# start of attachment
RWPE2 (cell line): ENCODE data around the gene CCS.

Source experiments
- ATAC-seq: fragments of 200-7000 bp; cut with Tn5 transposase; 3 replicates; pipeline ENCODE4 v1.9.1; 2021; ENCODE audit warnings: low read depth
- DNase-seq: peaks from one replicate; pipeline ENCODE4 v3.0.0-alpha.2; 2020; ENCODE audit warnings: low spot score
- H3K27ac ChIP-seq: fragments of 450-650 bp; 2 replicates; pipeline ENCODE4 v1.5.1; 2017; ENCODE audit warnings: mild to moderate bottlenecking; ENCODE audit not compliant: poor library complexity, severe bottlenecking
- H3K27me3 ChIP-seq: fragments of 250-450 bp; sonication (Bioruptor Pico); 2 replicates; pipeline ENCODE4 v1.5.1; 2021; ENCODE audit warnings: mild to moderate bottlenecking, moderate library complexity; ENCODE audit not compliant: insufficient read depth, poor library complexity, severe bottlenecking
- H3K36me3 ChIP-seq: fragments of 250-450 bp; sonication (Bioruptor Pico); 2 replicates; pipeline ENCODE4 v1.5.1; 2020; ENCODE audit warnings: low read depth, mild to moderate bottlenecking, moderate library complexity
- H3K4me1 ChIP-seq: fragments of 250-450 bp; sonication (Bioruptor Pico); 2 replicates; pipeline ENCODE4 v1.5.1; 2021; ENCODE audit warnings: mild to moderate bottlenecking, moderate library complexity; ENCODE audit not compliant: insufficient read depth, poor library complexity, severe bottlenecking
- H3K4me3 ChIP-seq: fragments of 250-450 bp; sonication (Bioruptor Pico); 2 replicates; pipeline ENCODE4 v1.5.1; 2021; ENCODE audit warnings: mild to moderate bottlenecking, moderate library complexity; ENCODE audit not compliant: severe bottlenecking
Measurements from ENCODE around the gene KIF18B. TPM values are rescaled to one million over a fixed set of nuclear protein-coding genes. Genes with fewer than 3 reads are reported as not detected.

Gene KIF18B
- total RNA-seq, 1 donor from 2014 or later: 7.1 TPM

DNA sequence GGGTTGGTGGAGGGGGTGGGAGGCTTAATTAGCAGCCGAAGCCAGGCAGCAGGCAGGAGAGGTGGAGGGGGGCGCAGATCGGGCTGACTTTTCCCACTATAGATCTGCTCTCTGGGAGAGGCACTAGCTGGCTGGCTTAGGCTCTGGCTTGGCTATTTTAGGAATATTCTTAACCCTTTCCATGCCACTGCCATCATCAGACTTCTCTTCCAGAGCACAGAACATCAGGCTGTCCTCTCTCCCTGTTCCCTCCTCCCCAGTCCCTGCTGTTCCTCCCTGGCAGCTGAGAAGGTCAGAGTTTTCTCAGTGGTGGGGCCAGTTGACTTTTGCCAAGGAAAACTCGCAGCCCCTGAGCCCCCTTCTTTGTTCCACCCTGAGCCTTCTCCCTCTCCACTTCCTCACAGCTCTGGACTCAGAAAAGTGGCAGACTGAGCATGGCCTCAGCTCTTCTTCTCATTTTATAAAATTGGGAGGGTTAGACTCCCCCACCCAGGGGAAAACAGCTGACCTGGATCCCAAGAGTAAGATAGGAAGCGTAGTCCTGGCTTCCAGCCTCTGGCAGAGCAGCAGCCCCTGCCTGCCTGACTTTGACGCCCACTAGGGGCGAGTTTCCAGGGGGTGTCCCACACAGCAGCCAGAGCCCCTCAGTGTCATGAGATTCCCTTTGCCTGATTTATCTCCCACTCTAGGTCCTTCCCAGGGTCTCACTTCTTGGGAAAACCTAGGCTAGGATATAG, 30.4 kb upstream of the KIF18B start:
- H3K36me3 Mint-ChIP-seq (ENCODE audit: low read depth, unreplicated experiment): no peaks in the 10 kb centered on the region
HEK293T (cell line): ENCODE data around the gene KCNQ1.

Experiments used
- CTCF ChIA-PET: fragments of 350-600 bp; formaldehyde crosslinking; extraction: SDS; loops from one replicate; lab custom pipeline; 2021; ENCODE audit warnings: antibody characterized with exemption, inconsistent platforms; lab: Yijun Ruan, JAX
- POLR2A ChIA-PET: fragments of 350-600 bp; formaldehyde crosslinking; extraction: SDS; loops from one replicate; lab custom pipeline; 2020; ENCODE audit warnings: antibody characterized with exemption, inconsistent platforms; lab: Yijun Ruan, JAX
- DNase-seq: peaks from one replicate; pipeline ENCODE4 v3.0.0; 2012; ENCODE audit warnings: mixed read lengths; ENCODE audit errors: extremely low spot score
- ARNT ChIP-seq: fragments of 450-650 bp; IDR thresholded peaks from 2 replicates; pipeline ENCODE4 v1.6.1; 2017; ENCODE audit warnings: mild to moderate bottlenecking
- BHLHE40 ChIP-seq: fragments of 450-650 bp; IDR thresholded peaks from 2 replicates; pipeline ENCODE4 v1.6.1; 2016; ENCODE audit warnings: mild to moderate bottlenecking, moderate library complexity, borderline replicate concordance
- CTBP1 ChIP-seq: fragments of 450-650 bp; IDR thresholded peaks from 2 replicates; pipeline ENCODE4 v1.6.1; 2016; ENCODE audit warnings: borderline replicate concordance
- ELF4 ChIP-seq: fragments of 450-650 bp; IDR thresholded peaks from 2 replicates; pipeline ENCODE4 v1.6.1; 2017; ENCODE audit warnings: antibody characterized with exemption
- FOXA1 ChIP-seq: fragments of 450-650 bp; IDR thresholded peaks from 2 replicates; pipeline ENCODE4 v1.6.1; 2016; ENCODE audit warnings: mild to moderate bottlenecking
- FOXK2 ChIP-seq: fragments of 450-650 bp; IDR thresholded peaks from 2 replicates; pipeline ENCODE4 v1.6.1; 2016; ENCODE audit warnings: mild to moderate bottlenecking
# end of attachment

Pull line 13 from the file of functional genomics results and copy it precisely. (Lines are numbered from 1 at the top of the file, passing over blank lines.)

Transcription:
DNA sequence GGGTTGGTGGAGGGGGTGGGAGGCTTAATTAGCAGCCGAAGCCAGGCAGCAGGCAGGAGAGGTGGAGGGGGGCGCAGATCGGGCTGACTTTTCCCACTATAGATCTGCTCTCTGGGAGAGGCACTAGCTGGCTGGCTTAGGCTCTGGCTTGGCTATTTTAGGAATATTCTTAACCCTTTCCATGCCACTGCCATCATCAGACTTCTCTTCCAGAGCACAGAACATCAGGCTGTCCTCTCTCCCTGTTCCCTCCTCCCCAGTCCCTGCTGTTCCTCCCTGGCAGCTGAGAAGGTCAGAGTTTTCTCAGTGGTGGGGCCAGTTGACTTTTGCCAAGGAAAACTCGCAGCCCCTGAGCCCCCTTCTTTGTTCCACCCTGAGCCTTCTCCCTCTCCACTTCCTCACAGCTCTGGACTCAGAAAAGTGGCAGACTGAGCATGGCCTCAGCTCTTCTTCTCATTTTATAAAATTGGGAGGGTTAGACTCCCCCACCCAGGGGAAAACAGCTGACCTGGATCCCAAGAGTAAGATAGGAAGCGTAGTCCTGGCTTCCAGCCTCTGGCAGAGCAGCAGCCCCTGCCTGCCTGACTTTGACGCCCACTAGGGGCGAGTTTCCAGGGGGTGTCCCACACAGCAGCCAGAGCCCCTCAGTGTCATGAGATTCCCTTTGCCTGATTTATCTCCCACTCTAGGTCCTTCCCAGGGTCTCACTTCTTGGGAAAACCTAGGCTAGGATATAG, 30.4 kb upstream of the KIF18B start: